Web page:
U.S. Reactor Containment Technology: a Compilation of Current Practice in Analysis, Design, Construction, Test, and Operation, Volume 1 Page: 2-06
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The Board is separated from the staff and the Commission and does not com-
municate with counsel, members of the staff, or parties to a proceeding,
except upon the record or as otherwise permitted by law.
2.2.2 Advisory Committee on Reactor Safeguards
The Advisory Committee on Reactor Safeguards (ACRS) was established
to review the design (including containment provisions) of all proposed
power reactors. An advisory service was initially intended, but the
Atomic Energy Act of 1954 was amended4 in Section 29 on September 2, 1957
to give ACRS statutory status and to make hearings mandatory on specified
facility licenses. The ACRS has an authorized membership of 15, and each
member is a recognized expert in some phase of nuclear reactor technology.
These men are appointed to four-year terms by the AEC.
The 1957 amendment to the Atomic Energy Act authorized the Commis-
sion to request advice from the ACRS on any reactor safety problem and
directed the Commission to obtain such counsel on all power and test re-
actors considered for licensing by the Commission. Subsequently, by issu-
ance of Part 115, Title 10, Code of Federal Regulations,5 the Commission
was also required to obtain these services for other nuclear reactors,
e.g., Commission-owned reactors which would otherwise be exempted from
licensing requirements. The procedures for the review of such facilities
are known as parallel procedures, since the procedures parallel those
for licensed facilities, even though such a license is not required for
ACRS concern regarding some aspects of containment and related safety
features was indicated by recommendations made to Chairman Seaborg of the
AEC on September 11, 1961. Some of these recommendations were that6
"(1) Except in special units, all nuclear vessels and
piping be designed, built, and inspected in accordance with
one of the recognized codes and that no deviation be permitted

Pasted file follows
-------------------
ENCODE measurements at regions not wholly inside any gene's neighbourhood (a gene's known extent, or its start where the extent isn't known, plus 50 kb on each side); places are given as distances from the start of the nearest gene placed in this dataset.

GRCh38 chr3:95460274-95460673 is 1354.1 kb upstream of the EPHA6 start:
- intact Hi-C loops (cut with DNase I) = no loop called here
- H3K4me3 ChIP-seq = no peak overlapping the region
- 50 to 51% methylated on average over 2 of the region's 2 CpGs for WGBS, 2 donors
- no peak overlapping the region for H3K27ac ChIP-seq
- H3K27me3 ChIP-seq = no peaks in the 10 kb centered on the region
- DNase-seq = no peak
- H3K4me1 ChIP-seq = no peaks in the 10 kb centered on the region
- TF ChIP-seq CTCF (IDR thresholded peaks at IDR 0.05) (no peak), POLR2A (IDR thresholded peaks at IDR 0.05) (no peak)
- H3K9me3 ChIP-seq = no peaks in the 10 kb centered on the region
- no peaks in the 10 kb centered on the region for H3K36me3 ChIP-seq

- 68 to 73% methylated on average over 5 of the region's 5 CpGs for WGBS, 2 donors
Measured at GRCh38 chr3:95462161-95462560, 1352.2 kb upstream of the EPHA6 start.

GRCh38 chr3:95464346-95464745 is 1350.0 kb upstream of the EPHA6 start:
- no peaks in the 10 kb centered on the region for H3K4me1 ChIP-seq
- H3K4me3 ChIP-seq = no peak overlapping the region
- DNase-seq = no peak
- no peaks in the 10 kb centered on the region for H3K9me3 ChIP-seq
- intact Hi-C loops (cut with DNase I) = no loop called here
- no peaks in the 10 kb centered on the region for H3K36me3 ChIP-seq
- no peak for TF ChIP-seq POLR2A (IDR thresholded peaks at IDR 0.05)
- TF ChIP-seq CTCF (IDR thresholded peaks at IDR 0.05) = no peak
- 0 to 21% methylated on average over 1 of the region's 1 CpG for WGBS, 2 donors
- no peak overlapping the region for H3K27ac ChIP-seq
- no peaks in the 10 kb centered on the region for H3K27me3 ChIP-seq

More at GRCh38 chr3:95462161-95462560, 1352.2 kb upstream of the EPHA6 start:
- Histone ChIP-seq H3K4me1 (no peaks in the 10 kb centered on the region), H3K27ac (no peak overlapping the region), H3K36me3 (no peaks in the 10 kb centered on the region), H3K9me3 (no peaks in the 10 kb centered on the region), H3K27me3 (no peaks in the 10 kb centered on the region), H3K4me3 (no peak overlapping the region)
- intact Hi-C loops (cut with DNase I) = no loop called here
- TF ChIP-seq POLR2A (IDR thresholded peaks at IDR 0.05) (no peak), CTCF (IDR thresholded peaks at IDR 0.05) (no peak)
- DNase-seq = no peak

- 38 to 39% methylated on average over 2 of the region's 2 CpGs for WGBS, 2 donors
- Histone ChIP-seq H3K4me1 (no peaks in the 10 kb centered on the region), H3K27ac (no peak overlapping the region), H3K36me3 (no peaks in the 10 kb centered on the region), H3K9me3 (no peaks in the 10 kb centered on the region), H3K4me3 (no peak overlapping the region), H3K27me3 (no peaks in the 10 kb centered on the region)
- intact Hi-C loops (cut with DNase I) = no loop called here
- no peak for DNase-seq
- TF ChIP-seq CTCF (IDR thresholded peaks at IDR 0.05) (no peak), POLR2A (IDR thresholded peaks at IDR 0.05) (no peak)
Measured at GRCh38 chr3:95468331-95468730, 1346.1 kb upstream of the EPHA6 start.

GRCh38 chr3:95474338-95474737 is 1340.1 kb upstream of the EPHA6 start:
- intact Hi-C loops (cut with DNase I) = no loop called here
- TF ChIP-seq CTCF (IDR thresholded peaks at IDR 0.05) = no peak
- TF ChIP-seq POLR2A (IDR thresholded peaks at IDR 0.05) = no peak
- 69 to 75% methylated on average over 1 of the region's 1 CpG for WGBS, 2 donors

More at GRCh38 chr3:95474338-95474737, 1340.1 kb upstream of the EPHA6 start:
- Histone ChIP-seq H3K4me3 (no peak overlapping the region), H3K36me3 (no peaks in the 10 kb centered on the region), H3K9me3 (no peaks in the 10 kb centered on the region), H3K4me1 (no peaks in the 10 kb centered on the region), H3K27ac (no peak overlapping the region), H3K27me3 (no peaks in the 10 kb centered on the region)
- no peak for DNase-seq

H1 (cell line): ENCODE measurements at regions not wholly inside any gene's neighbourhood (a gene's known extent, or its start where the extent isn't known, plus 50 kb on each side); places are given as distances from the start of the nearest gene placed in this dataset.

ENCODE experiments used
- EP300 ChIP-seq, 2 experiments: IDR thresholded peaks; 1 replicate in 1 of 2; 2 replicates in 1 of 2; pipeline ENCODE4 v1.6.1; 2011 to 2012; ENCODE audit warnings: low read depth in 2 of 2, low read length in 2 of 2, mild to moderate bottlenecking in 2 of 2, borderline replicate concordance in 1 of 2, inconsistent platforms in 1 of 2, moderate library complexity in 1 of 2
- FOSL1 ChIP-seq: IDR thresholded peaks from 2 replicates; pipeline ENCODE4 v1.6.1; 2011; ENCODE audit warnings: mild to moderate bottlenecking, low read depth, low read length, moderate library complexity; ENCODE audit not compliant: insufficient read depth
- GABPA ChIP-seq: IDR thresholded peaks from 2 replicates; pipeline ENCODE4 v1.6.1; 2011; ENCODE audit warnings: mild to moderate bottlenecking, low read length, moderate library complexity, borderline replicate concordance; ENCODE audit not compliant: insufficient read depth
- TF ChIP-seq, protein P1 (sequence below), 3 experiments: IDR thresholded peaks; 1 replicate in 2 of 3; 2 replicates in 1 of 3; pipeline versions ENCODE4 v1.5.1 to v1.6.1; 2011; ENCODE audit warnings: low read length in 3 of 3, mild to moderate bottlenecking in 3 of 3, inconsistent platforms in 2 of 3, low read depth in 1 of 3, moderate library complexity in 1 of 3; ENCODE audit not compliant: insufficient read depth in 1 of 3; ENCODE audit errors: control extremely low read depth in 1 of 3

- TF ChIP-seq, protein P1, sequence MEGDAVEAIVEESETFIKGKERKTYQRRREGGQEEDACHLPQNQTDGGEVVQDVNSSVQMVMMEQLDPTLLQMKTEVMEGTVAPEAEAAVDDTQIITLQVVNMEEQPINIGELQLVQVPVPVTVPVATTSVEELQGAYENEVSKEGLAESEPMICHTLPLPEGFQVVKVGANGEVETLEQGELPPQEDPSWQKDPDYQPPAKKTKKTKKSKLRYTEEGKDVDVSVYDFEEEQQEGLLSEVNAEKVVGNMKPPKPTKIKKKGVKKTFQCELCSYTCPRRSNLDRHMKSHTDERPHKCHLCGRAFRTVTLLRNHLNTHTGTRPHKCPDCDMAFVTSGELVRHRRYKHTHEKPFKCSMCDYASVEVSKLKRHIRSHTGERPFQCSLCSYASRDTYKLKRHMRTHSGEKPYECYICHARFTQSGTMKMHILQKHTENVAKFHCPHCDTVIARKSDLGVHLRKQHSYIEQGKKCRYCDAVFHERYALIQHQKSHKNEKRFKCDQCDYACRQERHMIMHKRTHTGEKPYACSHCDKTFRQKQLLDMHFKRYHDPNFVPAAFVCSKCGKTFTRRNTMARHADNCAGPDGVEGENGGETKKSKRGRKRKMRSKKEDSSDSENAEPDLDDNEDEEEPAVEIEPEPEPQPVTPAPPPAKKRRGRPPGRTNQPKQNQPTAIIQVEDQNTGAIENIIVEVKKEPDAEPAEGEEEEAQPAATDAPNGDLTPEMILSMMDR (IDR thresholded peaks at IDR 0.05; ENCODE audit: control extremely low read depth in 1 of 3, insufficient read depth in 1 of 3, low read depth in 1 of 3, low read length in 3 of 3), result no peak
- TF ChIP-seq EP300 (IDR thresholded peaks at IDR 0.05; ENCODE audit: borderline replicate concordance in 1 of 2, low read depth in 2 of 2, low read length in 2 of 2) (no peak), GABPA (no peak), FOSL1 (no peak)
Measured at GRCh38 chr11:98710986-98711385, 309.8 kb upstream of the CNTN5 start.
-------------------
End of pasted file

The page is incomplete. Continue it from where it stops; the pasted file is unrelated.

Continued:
except as provided by the code used;
"(2) In selection of vendors for supplying equipment
for use in nuclear installations, recognition be given to the
need for care beyond code requirements in selection of materials,
control of fabrication, and testing;
1(3) In the Hazards Summary Report, (a) the code used
be specified, and (b) assurance be given that adequate con-
comitant material selection, manufacturing procedure, and
testing will be used; ...."
As noted earlier the containment system is but one of several engi-
neered safeguards that have been used or considered for use with nuclear
facilities. The ACRS also expressed itself in a letter of April 18, 1963,
to AEC Chairman Seaborg regarding the testing requirements for engineered
The increasing pressure to locate nuclear power plants
near population centers requires that designers of these
plants incorporate in their designs engineered safeguards
to reduce the magnitude of postulated radioactivity releases.
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Cottrell, William B. & Savolainen, A. W. U.S. Reactor Containment Technology: a Compilation of Current Practice in Analysis, Design, Construction, Test, and Operation, Volume 1, report, August 1965; Oak Ridge, Tennessee. (https://digital.library.unt.edu/ark:/67531/metadc101033/m1/92/: accessed March 24, 2019), University of North Texas Libraries, Digital Library, https://digital.library.unt.edu; crediting UNT Libraries Government Documents Department.